Considering and addressing these challenges, we developed a highly stable insulated EMG measurement system. Our sensor is particularly suitable for the Otto Bock standard prosthesis in real-world applications. The set-up we have introduced has high signal quality (SNR = 40 dB at Sensor 1) and therefore allows accurate measurement. Using a sensor assembly with better signal coupling, such as Sensor 5, further increases the SNR. The prototype sensor is a compact two-layer PCB print with 27 mm × 46 mm and it requires only 22 mW. No feedback loops are included in our system to guarantee high stability. The flexible sensors avoid occurrence of pressure marks, and their design reduces movement artifacts. High wearing comfort is achieved, especially for the textile sensors, and skin irritations are avoided when using biocompatible insulating materials. The capacitive sensor shows greater stability because it is independent of skin condition, so no gain-level adaption is necessary.
Digital signal processing is essential to high-quality EMG measurement. We developed algorithms particularly for this system to achieve low power consumption and real-time capability for use in prosthesis.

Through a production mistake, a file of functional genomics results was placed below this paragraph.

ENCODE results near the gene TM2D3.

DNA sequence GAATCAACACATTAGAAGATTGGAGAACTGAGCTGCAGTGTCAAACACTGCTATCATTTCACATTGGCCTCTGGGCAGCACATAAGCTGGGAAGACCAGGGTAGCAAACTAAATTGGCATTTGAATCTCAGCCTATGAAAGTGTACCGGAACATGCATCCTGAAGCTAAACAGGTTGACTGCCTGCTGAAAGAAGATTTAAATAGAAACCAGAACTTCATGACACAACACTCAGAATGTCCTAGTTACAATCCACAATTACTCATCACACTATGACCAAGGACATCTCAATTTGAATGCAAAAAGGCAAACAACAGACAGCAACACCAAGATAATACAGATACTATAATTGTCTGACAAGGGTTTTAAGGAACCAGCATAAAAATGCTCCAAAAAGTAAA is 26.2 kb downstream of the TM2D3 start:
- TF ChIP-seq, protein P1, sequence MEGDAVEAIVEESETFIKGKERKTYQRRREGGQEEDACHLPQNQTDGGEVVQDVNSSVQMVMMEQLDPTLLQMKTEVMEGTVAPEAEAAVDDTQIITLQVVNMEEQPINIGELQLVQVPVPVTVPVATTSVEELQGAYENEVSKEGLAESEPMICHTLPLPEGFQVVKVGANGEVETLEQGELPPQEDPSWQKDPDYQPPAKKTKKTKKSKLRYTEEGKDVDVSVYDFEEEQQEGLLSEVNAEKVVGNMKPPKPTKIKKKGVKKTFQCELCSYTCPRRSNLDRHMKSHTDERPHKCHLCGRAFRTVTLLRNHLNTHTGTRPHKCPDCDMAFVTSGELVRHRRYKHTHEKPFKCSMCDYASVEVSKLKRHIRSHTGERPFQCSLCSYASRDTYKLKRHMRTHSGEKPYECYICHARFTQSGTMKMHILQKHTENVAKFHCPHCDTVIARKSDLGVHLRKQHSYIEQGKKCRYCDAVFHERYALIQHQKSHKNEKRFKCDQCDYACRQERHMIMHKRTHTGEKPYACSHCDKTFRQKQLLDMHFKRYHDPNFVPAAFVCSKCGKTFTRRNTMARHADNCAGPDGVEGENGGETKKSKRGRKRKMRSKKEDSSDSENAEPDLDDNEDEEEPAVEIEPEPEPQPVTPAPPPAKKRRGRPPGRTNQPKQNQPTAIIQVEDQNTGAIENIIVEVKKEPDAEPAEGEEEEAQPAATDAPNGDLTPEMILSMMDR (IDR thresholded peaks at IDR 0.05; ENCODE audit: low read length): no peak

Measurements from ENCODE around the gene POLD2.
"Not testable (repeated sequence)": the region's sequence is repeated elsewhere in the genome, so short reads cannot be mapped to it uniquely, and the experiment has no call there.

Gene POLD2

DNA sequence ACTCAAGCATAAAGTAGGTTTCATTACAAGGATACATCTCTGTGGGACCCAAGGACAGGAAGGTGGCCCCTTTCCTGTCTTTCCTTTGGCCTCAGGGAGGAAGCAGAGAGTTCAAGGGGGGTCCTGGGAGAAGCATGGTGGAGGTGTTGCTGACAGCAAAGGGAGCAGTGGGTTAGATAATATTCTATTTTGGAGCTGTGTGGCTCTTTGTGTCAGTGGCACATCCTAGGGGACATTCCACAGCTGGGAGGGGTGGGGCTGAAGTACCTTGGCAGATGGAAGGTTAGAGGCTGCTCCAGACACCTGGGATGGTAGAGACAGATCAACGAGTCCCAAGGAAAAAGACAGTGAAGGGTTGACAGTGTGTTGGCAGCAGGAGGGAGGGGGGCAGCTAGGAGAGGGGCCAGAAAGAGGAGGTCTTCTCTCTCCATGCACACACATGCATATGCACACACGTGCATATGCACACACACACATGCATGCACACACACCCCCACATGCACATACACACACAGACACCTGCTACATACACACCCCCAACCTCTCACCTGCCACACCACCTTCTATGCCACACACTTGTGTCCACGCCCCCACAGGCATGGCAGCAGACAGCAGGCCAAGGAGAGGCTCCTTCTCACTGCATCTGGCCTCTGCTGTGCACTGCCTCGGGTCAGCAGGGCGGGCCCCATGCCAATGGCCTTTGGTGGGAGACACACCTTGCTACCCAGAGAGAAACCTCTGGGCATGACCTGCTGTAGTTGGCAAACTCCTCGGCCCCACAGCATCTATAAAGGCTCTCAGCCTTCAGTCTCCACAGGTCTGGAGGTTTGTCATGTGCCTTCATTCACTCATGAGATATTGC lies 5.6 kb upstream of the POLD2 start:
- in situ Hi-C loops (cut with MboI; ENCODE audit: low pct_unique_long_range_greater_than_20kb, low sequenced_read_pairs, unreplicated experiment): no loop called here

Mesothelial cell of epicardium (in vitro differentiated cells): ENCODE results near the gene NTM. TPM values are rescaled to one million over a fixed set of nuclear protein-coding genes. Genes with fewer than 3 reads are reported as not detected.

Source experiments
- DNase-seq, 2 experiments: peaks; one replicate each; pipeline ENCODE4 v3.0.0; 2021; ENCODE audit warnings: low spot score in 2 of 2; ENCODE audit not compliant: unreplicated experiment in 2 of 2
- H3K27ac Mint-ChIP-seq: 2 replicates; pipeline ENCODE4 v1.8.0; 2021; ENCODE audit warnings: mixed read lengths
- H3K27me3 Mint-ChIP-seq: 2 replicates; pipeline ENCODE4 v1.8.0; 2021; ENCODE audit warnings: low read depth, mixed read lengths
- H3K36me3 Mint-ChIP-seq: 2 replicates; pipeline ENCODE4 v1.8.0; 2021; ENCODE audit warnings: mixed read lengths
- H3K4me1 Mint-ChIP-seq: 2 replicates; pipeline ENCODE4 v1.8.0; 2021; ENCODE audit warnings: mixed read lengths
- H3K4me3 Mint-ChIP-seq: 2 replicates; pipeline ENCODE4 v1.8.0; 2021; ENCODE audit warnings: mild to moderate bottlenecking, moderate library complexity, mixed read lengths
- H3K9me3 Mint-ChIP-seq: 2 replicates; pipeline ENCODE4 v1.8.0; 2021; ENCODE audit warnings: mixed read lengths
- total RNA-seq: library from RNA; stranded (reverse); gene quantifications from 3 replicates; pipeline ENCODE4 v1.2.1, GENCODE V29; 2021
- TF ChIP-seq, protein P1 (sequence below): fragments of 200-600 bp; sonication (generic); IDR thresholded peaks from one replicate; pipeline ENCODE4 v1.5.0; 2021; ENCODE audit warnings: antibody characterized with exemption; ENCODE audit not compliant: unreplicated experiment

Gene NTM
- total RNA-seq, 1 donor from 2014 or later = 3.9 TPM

As part of future work, we will improve the flexible sensors for higher mechanical stability. The textile sensors in particular are very promising due to their high wearing comfort, but they must be sealed to be waterproof; this is essential to long-term application, as otherwise sweat could cause short circuiting. The sensor can be washed when waterproof, which is a requirement in prosthesis applications.
Further, we will ask amputees to test our sensor set-up to identify potential challenges associated with its use in prostheses. The insulated EMG sensor can then be adapted to enable even more stable operation.
Possible future applications of this sensor include, for example, exoskeletons, sport physiology, medical diagnosis and analysis of human movement by means of EMG signals in real-world environments.

Author Contributions